from DumpJSStack().  |ltree| is what's passed for |b|, so that makes sense, sort of.  But |ltree| is set by doing:

  var ltree = tree.nodes[i];

right before making that call to the function that takes a and b.  And if |tree| is undefined, why did that not throw?  And i should definitely not be undefined...

It feels like something has scribbled on memory somewhere.  Or something.
Assignee

Comment 14

10 years ago
The previous test case actually found an old bug, not the bug we're looking for now. Bogus test reduction.

This one throws a TypeError with -j in 1.9.2 tip shell and passes without -j (though it takes a few seconds to run).
Attachment #421642 - Attachment is obsolete: true
Assignee

Updated

10 years ago
Assignee: general → jorendorff
Assignee

Comment 16

10 years ago
TraceRecorder::record_JSOP_LENGTH()
{
    ...
    if (STOBJ_GET_CLASS(obj) == &js_ArgumentsClass) {
        ...
        LIns* v_ins = lir->ins1(LIR_i2f, INS_CONST(afp->argc));

But fp->argc does not change when a script assigns to arguments.length.

Note that by the time we get on trace, it may already be out of sync, so we can't fix this by detecting at record time if this has happened and aborting.

Note that this is not just a correctness bug. In bz's test case, argc is an int and arguments.length is an int. If instead arguments.length is a different type:

function f() {
    var x = arguments;
    arguments.length = {};
    for (var i = 0; i < 9; i++)
        print(x.length);               // segfault near 0
}
f();

TraceRecorder puts a small integer, argc, on the stack, but the interpreter puts an object on the stack. Hilarity ensues.
Group: core-security
Assignee

Comment 17

10 years ago
Filed bug 539766 for somewhat-related shenanigans involving arguments and Object.defineProperty.
Assignee

Comment 18

10 years ago
Posted patch v1Splinter Review
Attachment #421700 - Flags: review?(dmandelin)
(In reply to comment #18)
> Created an attachment (id=421700) [details]
> v1

I have questions about one feature: with this patch, for JSOP_ARGCNT, we record LIR that guards that the length has not changed and then returns the constant fp->argc, while for JSOP_LENGTH on |argsobj|, we record LIR that guards that the length has not changed and then returns the length out of the argsobj. Should they be different? Shouldn't they just both return the length out of the argsobj? And if so, do we need the guard, or can we just read then length out and return that?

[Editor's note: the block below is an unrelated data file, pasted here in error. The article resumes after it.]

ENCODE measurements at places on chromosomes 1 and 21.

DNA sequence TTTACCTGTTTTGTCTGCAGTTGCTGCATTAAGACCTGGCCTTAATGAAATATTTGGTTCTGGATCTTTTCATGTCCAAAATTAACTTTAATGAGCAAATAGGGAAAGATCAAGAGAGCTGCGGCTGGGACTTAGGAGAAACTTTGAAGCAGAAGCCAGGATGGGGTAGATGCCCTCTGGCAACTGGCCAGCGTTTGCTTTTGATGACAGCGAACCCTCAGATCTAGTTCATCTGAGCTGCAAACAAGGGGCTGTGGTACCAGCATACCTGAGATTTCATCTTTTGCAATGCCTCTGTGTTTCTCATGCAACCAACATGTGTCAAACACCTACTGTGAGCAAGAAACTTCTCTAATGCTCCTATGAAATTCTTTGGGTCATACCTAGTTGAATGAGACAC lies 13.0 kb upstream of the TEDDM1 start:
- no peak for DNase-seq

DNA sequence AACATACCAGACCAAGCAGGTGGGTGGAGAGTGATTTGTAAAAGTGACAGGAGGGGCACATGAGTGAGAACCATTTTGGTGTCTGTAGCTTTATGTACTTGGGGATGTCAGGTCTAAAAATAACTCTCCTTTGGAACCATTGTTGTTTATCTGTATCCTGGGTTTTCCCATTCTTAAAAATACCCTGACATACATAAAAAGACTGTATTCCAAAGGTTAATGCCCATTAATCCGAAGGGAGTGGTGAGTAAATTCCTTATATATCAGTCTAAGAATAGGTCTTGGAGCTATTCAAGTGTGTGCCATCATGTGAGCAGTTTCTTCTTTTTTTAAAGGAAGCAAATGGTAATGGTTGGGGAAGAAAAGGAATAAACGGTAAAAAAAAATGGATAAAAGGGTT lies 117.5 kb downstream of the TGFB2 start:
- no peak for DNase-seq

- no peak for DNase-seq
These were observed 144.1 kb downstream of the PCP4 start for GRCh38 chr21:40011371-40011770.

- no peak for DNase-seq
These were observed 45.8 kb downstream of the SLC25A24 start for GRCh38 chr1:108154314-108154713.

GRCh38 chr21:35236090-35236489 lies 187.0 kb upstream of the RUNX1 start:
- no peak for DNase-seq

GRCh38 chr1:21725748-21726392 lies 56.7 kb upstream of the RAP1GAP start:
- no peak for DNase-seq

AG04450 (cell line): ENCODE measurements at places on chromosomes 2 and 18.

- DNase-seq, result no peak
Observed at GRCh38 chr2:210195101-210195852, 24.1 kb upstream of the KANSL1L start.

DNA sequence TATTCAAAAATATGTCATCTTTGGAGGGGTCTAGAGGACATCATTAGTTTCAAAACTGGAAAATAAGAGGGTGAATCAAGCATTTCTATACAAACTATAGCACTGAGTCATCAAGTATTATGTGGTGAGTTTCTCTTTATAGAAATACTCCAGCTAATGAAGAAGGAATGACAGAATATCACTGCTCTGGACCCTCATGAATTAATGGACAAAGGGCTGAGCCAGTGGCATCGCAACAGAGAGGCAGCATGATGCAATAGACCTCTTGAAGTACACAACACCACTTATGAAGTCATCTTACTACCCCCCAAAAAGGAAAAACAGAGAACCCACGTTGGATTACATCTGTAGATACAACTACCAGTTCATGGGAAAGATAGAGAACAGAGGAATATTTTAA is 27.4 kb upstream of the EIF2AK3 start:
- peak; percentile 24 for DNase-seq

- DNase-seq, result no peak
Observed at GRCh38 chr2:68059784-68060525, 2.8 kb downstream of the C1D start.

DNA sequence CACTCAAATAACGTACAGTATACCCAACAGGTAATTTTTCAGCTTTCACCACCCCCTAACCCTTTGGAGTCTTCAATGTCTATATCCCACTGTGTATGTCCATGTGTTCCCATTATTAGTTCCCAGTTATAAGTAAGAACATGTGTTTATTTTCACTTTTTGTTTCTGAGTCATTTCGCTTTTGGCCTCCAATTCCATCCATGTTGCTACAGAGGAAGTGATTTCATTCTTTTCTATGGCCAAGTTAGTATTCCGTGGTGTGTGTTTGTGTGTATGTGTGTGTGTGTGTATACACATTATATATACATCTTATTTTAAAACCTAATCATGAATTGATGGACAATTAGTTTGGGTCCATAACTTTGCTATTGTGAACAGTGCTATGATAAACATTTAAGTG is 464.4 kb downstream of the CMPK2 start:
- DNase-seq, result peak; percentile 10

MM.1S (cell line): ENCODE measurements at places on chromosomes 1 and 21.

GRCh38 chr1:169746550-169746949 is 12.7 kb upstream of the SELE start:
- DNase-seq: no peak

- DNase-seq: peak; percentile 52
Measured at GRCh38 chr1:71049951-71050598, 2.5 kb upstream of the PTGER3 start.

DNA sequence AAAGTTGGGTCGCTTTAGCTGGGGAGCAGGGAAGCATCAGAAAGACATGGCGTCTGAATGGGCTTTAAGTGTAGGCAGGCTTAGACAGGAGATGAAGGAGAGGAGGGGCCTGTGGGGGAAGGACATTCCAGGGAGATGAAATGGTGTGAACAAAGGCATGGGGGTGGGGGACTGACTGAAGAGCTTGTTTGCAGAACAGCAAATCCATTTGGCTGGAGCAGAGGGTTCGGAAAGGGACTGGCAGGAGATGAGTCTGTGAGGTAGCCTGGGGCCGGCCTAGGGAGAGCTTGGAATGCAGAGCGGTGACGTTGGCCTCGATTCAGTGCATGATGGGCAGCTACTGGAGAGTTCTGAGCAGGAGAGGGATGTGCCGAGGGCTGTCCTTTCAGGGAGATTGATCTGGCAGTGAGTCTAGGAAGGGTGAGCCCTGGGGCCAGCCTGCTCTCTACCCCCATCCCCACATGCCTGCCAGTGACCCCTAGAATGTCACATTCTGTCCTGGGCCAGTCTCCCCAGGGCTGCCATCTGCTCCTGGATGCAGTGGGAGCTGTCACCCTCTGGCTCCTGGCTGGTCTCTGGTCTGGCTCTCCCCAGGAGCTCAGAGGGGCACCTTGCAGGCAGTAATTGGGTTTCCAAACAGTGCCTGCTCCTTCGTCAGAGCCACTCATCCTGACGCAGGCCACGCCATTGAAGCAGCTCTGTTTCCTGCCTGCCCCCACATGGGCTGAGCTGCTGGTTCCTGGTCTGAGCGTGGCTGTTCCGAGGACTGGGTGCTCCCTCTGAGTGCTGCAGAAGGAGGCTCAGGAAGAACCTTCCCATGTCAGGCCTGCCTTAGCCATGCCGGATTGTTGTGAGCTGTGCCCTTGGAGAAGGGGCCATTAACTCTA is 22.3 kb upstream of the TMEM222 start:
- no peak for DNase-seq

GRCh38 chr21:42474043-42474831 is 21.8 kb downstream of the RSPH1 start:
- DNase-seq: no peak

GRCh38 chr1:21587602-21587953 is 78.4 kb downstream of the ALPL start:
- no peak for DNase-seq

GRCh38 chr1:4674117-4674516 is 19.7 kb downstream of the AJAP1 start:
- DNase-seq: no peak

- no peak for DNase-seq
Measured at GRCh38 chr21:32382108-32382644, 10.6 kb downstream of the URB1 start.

It looks correct, though. The comments above just relate to how much we can stay on trace.
(In reply to comment #16)
> Note that this is not just a correctness bug. In bz's test case, argc is an int
> and arguments.length is an int. If instead arguments.length is a different
> type:

Are we any closer to understanding the potential web compatibility effect here, or when the regression appeared in betas? Our crash data for Firefox 3.6rc1 is actually quite encouraging, and we haven't had reports of major websites not functioning properly, so I'm wondering if we may have a correctness issue that affects things which - so far - the vast majority of websites aren't hitting?
(In reply to comment #20)
> (In reply to comment #16)
> > Note that this is not just a correctness bug. In bz's test case, argc is an int
> > and arguments.length is an int. If instead arguments.length is a different
> > type:
> 
> Are we any closer to understanding the potential web compatibility effect here,
> or when the regression appeared in betas? Our crash data for Firefox 3.6rc1 is
> actually quite encouraging, and we haven't had reports of major websites not
> functioning properly, so I'm wondering if we may have a correctness issue that
> affects things which - so far - the vast majority of websites aren't hitting?

This regression must have been introduced by one of the patches for tracing using the |arguments| keyword, most likely the first.